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Imedex 2-27-14 Frontline Therapy and Maintenance for Newly Diagnosed Multiple Myeloma Transplant eligible vs transplant ineligible Doublets vs triplets.

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Presentation on theme: "Imedex 2-27-14 Frontline Therapy and Maintenance for Newly Diagnosed Multiple Myeloma Transplant eligible vs transplant ineligible Doublets vs triplets."— Presentation transcript:

1 Imedex Frontline Therapy and Maintenance for Newly Diagnosed Multiple Myeloma Transplant eligible vs transplant ineligible Doublets vs triplets Integrating Novel Agents into Frontline Therapy Carfilzomib Elotuzumab Pomalidomide Oral PI’s Maintenance

2 Myeloma Survival by Decade

3 Current OS and High Risk Myeloma
A good risk stratification system should allow identification of this ~25% patients

4 Current Paradigm of Initial Treatment

5 The Concept of Dividing Myeloma Patients into Transplant Eligible vs Transplant Ineligible
Arguments for making this distinction: The use of melphalan impedes the ability to collect PBSC’s Older patients cannot tolerate more aggressive regimens Older patients don’t need to achieve a deeper response since they don’t have as long to live anyway Arguments against making this distinction: More and more we have been able to collect stem cells after melphalan There are data that older patients benefit just as much from deeper responses and would appreciate the added longevity (I would) Most US oncologists don’t use melphalan-based regimens anyway (prefer Vd and Rd)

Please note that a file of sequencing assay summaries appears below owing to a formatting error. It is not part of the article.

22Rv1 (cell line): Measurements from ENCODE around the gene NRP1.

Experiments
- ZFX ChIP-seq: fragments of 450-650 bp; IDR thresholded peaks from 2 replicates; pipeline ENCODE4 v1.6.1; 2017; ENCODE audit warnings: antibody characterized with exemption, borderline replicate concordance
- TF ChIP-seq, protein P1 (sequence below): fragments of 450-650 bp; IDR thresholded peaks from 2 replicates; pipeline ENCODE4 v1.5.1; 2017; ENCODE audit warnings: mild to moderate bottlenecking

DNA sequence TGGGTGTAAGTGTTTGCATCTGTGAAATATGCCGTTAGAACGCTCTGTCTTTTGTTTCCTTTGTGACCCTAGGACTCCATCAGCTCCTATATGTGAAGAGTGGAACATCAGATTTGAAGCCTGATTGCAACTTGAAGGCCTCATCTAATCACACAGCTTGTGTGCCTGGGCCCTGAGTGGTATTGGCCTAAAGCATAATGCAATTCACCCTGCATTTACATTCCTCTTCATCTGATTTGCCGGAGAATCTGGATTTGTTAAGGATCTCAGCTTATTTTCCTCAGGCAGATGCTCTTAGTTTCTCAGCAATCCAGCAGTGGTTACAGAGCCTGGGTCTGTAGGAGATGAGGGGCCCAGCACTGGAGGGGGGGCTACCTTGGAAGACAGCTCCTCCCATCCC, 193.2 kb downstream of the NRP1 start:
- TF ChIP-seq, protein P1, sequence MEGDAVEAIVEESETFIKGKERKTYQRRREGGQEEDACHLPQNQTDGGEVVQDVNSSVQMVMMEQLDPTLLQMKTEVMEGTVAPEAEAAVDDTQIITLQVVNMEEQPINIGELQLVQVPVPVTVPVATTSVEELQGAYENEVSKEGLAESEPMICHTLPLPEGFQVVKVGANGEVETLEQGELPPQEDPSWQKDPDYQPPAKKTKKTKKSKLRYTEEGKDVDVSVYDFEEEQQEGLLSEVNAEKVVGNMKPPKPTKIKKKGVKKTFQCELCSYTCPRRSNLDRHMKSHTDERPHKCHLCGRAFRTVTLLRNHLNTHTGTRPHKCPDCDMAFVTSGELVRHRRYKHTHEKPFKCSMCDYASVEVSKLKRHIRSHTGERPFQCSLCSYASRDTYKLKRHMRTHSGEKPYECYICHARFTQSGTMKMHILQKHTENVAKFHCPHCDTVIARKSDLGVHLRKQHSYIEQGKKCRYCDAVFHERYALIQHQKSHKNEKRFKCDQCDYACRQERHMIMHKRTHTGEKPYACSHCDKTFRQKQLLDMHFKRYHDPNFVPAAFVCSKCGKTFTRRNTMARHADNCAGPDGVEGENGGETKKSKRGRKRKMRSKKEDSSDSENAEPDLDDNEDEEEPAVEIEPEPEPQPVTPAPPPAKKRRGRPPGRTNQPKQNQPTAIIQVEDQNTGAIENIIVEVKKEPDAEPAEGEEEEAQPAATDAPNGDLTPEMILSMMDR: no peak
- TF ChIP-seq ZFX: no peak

6 Should CR be Our Goal in All Patients

7 Prognostic effect of Patients in CR vs those in (nCR or VGPR or PR) vs those with (SD or PD) after HDT/ASCT Martinez-Lopez et al Blood. 2011;118(3):

8 In non-transplant candidates, achievement of CR is also associated with improved PFS and OS
Gay F et al. Blood. 2011;117:3025. Shouldn’t the achievement of deeper response be also a goal in non-transplant candidates?

9 Frontline Therapy Transplant Eligible Patients
Are Triplets the Standard of Care?

10 Improving Response Rates with Combination Therapies
10

11 Frontline Therapy Transplant Ineligible Patients
Increasing Options

12 Initial Treatment of Transplant - Ineligible Candidates
MP-based regimens MPT > MP VMP > MP VMP = VTP MPR-R>MPR=MP VMPT> VMP Initial therapy Maintenance? Duration? Continue initial therapy? Duration?

13 First Trial: MPT vs Rd vs Rd Continuous
Plenary

14 Active treatment + PFS follow-up phase
FIRST: Lenalidomide/Dexamethasone vs MPT in NDDM SCT-Ineligible Patients[1] Active treatment + PFS follow-up phase Phase III N = 1623 Randomization 1:1:1 Arm A Continuous Rd Len + LoDex Continuously Lenalidomide 25 mg Days 1-21/28 LoDex 40 mg Days 1, 8, 15, 22/28 PD or unacceptable toxicity subsequent anti-MM Tx PD, OS, and Len + LoDex 18 cycles (72 wks) Lenalidomide 25 mg Days 1-21/28 LoDex mg Days 1, 8, 15, 22/28 Arm B Rd18 Mel + Pred + Thal 12 cycles[2] (72 wks) Melphalan 0.25 mg/kg Days 1-4/42 Prednisone mg/kg Days 1-4/42 Thalidomide mg Days 1-42/42 Arm C MPT Pts > 75 yrs: LoDex 20 mg Days 1, 8, 15, 22/28; Thal[3] 100 mg Days 1-42/42; Mel[3] 0.2 mg/kg Days 1-4. Stratification: age, country, and ISS stage. 1. Facon T, et al. ASH Abstract Facon T, et al. Lancet. 2007;370: Hulin C, et al. J Clin Oncol. 2009;27: